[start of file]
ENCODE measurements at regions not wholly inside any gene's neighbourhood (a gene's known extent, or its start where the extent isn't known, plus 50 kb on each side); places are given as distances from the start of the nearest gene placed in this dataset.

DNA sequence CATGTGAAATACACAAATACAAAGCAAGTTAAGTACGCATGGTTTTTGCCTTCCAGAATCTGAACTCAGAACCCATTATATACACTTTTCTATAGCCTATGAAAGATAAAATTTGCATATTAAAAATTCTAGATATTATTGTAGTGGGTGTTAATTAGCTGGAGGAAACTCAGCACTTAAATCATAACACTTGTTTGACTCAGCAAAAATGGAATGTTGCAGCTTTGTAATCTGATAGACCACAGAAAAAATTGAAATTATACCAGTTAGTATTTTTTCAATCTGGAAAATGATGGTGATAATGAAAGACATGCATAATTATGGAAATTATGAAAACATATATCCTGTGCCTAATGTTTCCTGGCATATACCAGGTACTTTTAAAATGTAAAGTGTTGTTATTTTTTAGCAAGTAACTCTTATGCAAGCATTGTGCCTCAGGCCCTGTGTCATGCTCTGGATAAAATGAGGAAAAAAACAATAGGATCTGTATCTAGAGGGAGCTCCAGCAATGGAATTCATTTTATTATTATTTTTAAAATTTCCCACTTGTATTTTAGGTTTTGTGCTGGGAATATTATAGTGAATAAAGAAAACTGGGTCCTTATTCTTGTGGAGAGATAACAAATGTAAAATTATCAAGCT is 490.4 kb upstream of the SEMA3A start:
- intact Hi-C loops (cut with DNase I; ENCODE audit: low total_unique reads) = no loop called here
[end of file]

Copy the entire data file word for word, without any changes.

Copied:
ENCODE measurements at regions not wholly inside any gene's neighbourhood (a gene's known extent, or its start where the extent isn't known, plus 50 kb on each side); places are given as distances from the start of the nearest gene placed in this dataset.

DNA sequence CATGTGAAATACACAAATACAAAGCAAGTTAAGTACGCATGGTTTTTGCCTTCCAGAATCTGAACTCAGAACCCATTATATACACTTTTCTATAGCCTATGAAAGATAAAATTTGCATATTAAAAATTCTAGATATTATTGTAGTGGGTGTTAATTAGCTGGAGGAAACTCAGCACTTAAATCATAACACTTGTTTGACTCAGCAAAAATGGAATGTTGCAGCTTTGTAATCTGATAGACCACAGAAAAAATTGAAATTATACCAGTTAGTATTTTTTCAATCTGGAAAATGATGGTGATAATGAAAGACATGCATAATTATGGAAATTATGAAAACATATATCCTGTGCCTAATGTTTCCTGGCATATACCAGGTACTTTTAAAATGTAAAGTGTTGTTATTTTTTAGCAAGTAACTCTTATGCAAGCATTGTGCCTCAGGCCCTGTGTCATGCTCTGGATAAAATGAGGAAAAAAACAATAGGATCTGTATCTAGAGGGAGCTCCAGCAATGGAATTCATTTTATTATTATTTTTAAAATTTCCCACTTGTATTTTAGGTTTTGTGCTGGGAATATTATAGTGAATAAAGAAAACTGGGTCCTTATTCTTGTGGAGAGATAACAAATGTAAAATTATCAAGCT is 490.4 kb upstream of the SEMA3A start:
- intact Hi-C loops (cut with DNase I; ENCODE audit: low total_unique reads) = no loop called here